“Bluebottle is a powerful operating system developed in the Programming Languages and Runtime Systems Research Group, based on the Active Object System (Aos) kernel. The Aos kernel provides a compact runtime environment for the Active Oberon language, which supports active objects (threads) directly, and enables the construction of efficient active object-based systems that directly run on the hardware.” You can read the changelog for the latest changes, and be sure to check the screenshot of the window manager.
Updates to Bluebottle
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2005-11-28 10:43 amTuishimi
I think it is great. The more OS’s out there for us to choose from the better.
2005-11-28 10:44 amThom Holwerda
who cares about another language or operating system?
I do. Most of our readers do. If you aren’t interested in new operating systems… Than why are you here commenting?
2005-11-28 11:39 amnii_
“who cares about another language or operating system?“
This is OSnews, I care!
OSnews, thanks for letting us know about this OS.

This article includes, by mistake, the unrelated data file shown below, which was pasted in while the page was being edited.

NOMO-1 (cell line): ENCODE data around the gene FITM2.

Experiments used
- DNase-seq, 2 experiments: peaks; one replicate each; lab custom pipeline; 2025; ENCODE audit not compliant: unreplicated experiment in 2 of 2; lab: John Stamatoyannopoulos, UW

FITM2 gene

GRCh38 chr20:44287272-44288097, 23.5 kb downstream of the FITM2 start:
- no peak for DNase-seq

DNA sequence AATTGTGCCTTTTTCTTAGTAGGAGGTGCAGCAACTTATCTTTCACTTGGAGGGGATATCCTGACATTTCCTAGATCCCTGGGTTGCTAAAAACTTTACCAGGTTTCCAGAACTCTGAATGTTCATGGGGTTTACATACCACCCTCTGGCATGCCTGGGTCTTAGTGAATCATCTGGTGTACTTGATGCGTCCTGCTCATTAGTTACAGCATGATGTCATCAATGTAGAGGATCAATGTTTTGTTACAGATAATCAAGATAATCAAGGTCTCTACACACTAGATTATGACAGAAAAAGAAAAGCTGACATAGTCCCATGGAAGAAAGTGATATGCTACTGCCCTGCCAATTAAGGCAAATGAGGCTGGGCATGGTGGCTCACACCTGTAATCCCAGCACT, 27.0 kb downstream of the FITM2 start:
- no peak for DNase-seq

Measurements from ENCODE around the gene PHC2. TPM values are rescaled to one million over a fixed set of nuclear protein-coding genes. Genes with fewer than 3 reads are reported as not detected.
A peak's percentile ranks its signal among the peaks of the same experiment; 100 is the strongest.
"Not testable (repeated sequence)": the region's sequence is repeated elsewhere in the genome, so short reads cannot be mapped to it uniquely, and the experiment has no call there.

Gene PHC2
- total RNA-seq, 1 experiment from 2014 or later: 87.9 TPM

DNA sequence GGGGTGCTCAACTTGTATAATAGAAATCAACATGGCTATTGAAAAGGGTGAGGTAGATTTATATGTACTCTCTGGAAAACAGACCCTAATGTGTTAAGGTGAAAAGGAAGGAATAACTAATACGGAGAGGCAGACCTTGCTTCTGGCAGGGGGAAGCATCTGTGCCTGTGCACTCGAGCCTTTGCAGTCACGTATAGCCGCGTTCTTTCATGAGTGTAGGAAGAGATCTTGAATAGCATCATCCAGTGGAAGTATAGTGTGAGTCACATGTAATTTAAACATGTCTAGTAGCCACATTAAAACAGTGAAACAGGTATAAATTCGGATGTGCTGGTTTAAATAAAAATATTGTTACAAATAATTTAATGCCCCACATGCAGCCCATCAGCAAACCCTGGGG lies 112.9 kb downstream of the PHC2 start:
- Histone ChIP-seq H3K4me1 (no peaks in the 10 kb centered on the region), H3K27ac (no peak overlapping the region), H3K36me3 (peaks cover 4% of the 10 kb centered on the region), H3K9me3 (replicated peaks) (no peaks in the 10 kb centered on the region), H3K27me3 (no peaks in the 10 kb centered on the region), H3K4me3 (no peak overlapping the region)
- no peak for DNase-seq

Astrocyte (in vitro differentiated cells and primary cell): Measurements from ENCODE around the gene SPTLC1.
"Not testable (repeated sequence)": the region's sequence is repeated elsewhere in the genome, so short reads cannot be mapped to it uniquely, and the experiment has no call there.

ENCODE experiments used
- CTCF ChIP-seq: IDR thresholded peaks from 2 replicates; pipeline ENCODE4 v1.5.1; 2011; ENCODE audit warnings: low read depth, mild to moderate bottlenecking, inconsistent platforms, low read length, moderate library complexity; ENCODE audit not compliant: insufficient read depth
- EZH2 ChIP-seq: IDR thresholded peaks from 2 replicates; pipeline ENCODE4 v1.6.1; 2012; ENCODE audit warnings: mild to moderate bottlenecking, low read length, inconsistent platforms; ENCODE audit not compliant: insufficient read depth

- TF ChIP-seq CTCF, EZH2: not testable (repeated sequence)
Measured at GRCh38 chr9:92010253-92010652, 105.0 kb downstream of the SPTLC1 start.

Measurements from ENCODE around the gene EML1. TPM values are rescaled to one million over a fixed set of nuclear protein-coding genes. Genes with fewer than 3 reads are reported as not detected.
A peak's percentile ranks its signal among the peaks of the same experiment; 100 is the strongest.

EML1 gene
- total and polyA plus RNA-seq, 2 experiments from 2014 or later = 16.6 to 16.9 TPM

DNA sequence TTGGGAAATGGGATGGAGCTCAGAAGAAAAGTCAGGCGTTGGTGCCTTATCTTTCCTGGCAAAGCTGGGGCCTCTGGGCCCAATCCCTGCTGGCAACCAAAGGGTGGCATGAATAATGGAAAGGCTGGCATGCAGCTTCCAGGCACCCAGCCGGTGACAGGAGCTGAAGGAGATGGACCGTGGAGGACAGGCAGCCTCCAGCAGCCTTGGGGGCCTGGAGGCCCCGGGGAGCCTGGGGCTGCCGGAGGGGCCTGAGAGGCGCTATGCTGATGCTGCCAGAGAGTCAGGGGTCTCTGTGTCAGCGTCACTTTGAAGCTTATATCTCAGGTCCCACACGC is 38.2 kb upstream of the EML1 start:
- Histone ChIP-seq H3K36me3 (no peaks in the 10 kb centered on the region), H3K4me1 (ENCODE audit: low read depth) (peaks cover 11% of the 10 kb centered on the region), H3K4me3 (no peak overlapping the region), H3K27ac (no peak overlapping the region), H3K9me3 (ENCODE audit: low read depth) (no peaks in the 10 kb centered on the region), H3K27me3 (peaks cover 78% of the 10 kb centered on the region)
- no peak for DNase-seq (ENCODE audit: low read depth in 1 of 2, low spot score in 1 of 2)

2005-11-28 12:03 pmPrimalDK
“who cares about another language or operating system?”
I can tell you why you should care:
The operating systems that are coded by computer scientists [working in a university environment with no commercial forces pushing them] don’t have the restraints imposed on them that operating systems coded in a commercial environment do: TCO, ROI, usability issues [read: most users know very little about computers], compliance with established interface design norms etc.
The direct consequence of this is that the afore-mentioned computer scientists are free to invent, change, try out, research, play, be structured or not, adapt, not adapt and a heap of other activities that are hard to implement when you are being governed by someone whose interest is not in the “best” product, but the most selling product.
And, just so you understand this, most of the inventions that drive the interfaces you think are “usable” were driven by the research of scientists, including the 3-button mouse, WIMP, 3D-graphics, vector imaging, Display Postscript, anti-aliasing, color theory and the mathematical/historical basis of the art and design disciplines.
So, I think the answer to your question is:
“Anybody with a broader view of the world than yours.”
Edited 2005-11-28 12:06
2005-11-28 12:16 pmden1
I agree with You, that OS Bluebottle GUI has relative usability for now. But! ,